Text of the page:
Olympic marathoner moves to second on the UK half-marathon all-time list with 60:24, while Betsy Saina wins women’s race in a course record and PB time
Callum Hawkins admitted he was in shock after a stunning performance on Sunday (October 2) which saw him produce the fastest half-marathon ever seen in Scotland at the Bank of Scotland Great Scottish Run.
In what turned out to be perfect conditions the 24-year-old Scot, who had impressed so many in Rio with his ninth-placed marathon finish, fought off last year’s winner Moses Kipsiro to obliterate the Scottish record in a time of 60:24.
Allister Hutton’s mark had stood at 62:28 so, if Rio raised eyebrows then this performance underlined the burgeoning talent Hawkins clearly has at his disposal. From the outset he was in a group of three – including Kipsiro and Kenya’s Joel Kimutai – which led the way before it gradually became a straight shootout between Hawkins and the Ugandan.
There was to be no let-up in pace as the foggy early conditions gave way to glorious sunshine and, when it emerged that Hawkins had in fact broken his 10km personal best as the race unfolded, something special looked possible.
And so it proved. After a number of attempts to break Kipsiro, Hawkins made the decisive move with a little over two miles to go and stormed his way to victory. Crossing the line, he turned around to double check the clock. In-keeping with much of the celebrating home crowd, his jaw hit the floor.
He is the first Scottish man to win the event since 1983 and is now second behind Mo Farah in the British all-time rankings.
“I’d no idea what time I was on for,” said Hawkins, whose previous half-marathon best of 62:36 came when he finished runner-up to Kipsiro at last year’s event.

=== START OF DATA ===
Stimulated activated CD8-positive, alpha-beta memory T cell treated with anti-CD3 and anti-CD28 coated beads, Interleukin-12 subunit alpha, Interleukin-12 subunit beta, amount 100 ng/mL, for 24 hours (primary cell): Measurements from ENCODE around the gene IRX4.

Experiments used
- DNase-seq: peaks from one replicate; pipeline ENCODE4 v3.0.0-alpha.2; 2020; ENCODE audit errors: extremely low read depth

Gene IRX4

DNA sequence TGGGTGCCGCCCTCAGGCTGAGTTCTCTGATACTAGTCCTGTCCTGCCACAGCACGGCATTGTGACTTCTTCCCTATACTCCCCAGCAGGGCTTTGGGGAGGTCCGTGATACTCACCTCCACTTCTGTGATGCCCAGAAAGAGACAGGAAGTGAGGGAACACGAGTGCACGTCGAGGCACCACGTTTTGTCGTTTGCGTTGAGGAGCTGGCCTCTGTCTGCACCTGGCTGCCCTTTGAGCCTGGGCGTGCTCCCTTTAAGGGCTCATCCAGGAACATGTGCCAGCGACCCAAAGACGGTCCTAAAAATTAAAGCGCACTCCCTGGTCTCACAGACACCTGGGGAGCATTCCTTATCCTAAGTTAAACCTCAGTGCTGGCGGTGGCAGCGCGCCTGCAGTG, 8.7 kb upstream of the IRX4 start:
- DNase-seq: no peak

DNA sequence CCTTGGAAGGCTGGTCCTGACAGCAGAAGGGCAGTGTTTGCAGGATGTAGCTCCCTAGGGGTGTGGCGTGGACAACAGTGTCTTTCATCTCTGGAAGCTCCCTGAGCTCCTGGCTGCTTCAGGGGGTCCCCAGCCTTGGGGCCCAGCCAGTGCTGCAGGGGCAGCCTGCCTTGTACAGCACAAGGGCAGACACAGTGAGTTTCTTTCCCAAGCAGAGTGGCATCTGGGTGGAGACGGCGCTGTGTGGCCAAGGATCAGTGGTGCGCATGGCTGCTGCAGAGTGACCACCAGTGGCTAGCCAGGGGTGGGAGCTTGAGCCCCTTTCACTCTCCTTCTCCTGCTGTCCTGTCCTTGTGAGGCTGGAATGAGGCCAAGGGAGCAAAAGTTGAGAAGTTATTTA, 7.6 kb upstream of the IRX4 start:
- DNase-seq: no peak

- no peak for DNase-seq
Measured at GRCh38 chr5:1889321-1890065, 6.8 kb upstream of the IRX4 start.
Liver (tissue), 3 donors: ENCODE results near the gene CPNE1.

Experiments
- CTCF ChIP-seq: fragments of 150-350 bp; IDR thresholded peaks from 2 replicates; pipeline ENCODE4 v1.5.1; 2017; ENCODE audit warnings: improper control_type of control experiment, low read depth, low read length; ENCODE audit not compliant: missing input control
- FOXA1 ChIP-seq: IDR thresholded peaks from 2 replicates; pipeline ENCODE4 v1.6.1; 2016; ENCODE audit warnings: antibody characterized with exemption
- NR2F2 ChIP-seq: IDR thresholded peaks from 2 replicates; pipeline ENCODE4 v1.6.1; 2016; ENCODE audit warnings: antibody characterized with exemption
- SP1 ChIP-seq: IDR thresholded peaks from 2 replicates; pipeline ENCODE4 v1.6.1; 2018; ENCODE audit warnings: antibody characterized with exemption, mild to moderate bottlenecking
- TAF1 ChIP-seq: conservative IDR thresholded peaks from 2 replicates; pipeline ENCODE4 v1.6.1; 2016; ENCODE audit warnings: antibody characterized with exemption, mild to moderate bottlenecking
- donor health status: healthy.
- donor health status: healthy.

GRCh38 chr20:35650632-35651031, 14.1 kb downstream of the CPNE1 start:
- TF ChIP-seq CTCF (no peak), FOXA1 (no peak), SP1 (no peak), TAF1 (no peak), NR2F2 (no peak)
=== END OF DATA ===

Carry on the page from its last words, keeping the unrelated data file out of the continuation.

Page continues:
“I was hoping for closer to 62 but I didn’t think I could get anywhere near 61, let alone break it. When I looked up at the clock, I probably slowed down because I was in shock. I just saw 60-something, I started looking around because I thought it was the wrong clock. But the crowd were unbelievable. It was just fantastic.”
Kipsiro finished in a time of 60:54, with Kimutai third in 61:54. Britain’s Chris Thompson was fourth in 61:58.
In the women’s race, Betsy Saina was out in front from gun to tape as she stormed to victory in a personal best of 67:22. Her Kenyan compatriots of Helah Kiprop and Doris Changeiywo were a distant second and third in 68:52 and 71:34 respectively.
Saina will now weigh up her options as she considers making a possible marathon debut in the spring.
“I ran one half-marathon before which was 69:29 so to come here and run 67 – that’s amazing. I’m so happy,” she said.
“I took some time off after Rio so I haven’t done much. My goal today was just to go out there and have fun. I didn’t want to worry about my time – I just wanted to keep going until my body was done and that’s exactly what I did. I surprised myself with my personal best.”
Britain’s Lily Partridge was happy with her fourth place in 71:39, while Beth Potter secured a big personal best in fifth with a time of 72:07 in front of her home crowd.
In the 10km races earlier in the day, Swansea Harriers’ Jonathan Hopkins took victory in 30:21, with Ben Stevenson (30:38) second and Ryan Thomson (31:08) third.
Jo Moultrie won the women’s race in 34:19, ahead of Jenny Bannerman (35:26) and Louise Mercer 35:39
Ireland’s Patrick Monahan (26:19) won the wheelchair race after a final sprint with Mark Telford (26:20). Sam Kolek was third in 30:13.
» See the October 6 edition of AW magazine for further reports, pictures and results from the Bank of Scotland Great Scottish Run